# Speed Challenge, my solution:

• 03-17-2003
RoD
Speed Challenge, my solution:
Today in class my teacher proposed a simple (for me) challenge and wanted the fastest possible solution, while still being well done, etc. I was the first one done, and mine was imo the best (some ppl had a variable for each input, no loops, etc).

Take in 5 integers from user, write to a file.

Read values in, and display the sum and average of them.

My solution. I am posting this too see if there was a faster way to do it, or what your opinion is. I wrote it in 3 1/2 minutes.

Code:

```#include "stdafx.h" #include <iostream> #include <fstream> using namespace std; int main(int argc, char* argv[]) {         int value,                 sum = 0,                 avg;         ofstream                outfile;         ifstream        infile;         outfile.open("c:\\myfile");         for (int i = 1; i <= 5; i++)         {                 cout << "Enter an integer value: ";                 cin >> value;                 outfile << value << endl;         }         outfile.close();         infile.open("c:\\myfile");         while (! infile.fail())         {                 if (infile >> value)                 {                         sum += value;                 }         }         avg = sum / 5;         cout << "Sum: " << sum << endl;         cout << "Avg: " << avg << endl;         return 0; }```
• 03-17-2003
xmdvp
that's not the fastest way.

the fastest is: get the five values in an array of five int
save the whole array in the file
and reload the array from the file:

total file operations: 2: 1 write and 1 read.
you're doing 5 write and 5 read
• 03-17-2003
RoD
I considerd it, but i didnt think she would accept it because arrays is beyond the scope of what she has taught. But yes, i agree 100%.
• 03-17-2003
xmdvp
actually, in terms of speed you're making 1 write and 5 read.

(because the write after an input prompt are speedless because of the prompt!)
• 03-17-2003
Unreg1
Re: Speed Challenge, my solution:
>>the fastest possible solution
>>Take in 5 integers from user
These two sentences don't go together very well. What's the point of a program that works like lightning, but has to wait for the user to input data, which in CPU terms, is like waiting for eternity. And don't tell me the point is "its an exercise", because their are better speed style lesson.
• 03-17-2003
RoD
Not speed as in the programs execution, speed as in the quickest coded solution. Example, say we both did this challenge and i completed it in 10 minutes, and you in 11, i was faster. I dont like these contests because they diminish program quality imo.

Can we hear from an actual member, please? :p
• 03-17-2003
no-one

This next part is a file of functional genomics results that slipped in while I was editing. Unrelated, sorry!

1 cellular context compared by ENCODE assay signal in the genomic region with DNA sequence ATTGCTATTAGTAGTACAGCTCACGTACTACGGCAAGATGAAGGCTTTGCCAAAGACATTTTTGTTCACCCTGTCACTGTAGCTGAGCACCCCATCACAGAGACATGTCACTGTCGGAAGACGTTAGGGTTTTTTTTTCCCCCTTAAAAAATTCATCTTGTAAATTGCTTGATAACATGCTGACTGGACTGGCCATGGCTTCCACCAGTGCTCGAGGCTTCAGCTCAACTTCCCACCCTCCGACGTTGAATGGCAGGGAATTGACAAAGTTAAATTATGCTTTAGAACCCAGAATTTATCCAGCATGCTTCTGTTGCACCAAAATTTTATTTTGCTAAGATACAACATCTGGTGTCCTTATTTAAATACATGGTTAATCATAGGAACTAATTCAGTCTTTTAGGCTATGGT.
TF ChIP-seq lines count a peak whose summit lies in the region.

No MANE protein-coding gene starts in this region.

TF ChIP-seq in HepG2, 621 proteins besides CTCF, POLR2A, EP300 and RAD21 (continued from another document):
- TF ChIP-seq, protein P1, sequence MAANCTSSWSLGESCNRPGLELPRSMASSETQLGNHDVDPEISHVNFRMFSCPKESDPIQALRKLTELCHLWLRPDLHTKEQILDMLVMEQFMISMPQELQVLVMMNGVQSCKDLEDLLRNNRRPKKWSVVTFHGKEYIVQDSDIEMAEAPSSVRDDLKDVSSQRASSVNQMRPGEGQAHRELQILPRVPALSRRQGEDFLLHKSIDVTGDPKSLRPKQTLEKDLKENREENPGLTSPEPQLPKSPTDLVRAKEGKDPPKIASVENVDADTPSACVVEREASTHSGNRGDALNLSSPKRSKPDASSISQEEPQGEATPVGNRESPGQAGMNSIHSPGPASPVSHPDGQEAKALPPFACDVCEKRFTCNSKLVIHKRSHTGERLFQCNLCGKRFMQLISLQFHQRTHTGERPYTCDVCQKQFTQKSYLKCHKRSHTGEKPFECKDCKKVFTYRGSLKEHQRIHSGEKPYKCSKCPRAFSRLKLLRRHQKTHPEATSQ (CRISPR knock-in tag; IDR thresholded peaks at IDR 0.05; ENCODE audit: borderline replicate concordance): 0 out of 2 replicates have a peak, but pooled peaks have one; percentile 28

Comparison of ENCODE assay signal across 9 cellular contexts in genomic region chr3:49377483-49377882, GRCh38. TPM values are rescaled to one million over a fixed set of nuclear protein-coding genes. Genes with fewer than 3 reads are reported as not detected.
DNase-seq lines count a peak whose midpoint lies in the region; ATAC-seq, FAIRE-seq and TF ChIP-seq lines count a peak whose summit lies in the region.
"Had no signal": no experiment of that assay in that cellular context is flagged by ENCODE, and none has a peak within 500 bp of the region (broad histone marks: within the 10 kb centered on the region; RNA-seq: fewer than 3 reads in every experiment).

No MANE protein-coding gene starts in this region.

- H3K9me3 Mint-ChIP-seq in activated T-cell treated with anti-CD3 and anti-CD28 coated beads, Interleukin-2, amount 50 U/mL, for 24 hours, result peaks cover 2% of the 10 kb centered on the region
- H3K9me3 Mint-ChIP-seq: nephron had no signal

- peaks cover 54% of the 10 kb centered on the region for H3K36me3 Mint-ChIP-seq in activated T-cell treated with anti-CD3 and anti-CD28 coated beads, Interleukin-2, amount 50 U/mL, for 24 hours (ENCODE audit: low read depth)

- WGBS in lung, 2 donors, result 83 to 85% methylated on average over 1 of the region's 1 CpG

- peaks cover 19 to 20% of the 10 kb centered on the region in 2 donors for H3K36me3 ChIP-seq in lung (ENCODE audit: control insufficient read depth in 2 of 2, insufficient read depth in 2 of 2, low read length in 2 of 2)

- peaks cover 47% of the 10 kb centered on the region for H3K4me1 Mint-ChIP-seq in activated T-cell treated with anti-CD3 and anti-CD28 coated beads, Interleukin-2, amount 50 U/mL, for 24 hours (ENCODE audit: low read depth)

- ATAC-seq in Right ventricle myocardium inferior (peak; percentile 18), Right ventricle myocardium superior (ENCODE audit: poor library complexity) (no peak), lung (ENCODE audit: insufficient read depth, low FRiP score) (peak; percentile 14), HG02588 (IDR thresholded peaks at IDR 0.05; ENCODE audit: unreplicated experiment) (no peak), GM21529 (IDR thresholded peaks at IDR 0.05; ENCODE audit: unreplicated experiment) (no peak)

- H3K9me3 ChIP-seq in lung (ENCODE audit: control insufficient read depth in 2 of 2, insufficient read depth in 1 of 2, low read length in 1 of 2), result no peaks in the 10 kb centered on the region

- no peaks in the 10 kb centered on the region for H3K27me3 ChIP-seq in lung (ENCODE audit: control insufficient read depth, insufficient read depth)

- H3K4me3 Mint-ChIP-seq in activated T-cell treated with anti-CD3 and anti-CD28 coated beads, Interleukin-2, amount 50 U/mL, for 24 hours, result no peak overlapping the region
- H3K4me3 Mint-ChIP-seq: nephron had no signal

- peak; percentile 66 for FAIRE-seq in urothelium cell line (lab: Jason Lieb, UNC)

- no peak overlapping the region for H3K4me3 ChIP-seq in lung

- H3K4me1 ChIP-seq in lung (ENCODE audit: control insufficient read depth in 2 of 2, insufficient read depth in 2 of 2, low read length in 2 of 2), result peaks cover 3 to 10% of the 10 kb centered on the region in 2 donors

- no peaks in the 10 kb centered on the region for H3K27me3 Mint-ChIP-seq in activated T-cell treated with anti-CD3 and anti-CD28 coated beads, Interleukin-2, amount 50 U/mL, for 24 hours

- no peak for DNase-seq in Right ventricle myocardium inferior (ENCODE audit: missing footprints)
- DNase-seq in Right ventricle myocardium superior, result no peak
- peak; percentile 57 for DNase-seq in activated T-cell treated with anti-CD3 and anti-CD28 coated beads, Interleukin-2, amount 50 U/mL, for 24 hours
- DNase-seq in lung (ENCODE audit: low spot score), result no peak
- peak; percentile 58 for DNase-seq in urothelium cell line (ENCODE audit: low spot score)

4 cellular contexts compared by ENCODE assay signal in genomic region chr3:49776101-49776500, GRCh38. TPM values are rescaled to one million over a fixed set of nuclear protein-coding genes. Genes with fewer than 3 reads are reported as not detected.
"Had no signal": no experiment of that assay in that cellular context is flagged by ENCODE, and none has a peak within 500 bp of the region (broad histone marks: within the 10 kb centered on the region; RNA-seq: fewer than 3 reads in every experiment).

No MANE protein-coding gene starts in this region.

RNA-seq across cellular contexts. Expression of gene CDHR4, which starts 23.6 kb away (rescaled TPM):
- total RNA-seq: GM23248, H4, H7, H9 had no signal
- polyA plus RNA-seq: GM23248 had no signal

on the output, your using buffered I/O so it dont matter anyway, since the data probably wasn't written till you closed the file.

on the input the same thing since the data was probably all read in on the first read.

then again the buffer size is OS an Compiler dependant... so.

well actually so is buffering altogether... but you get the point.

edit:: you forgot toclose your input file. tisk tisk.
• 03-17-2003
Hammer
>>I am posting this too see if there was a faster way to do it, or what your opinion is. I wrote it in 3 1/2 minutes.
>> speed as in the quickest coded solution.
What is this, a speed typing competition? :rolleyes: Are you learning to be a typist or a programmer?

>>I dont like these contests because they diminish program quality imo
Agreed. Where I work, people can spend ages (days/weeks/months) documenting solutions to problems, before even writing a single line of code. Some, but not all, "quick fixes" lead to expensive mistakes and hours of extra work recovering from their screw-up.
• 03-17-2003
Yawgmoth
Quote:

Originally posted by Hammer

>>I dont like these contests because they diminish program quality imo
Agreed. Where I work, people can spend ages (days/weeks/months) documenting solutions to problems, before even writing a single line of code. Some, but not all, "quick fixes" lead to expensive mistakes and hours of extra work recovering from their screw-up.

I agree too. Haste makes waste.
• 03-17-2003
Speedy5
This is better and faster:

Code:

```if (!infile.fail()) {         while (infile >> value)         {                 sum += value;         } }```
• 03-17-2003
RoD
Quote:

Originally posted by Speedy5
This is better and faster:

Code:

```if (!infile.fail()) {         while (infile >> value)         {                 sum += value;         } }```

I never even thought to do it that way! Hmm, thnx man i'll change that tommorow.
• 03-17-2003
DougDbug
3.5 minuits sounds pretty fast to me!
I think there is some value to this type of exercise. When you are a beginner, you have to 1- Figure out how you're going to do it. 2- Look in books to find the functions and how to use them. 3- Debug all of your errors.... Well... even experienced programmers have to take all these steps, but they don't have to look-up as much, and they don't have to do nearly as much debugging! So, an exercise lile this can let you know how much you "know" and how much you're haviing to look-up and re-do!

A friend of mine, who is an experienced-professional programmer, described a process similar to Hammer. By the time they start writing the code, almost every line has been documented! The actual writing of the code is the easiest part.

Personally, I don't spend that much time "up-front". I seem to spend more time improving the program as I do "making it work". It seems like most of the "improvements" are tweeking the user interface to make it user-proof and making the output display more "meaningful". Of course, this should be planned-out in advance.

P.S.
At least your teacher is still interested in keeping you challenged, and is letting you show your stuff!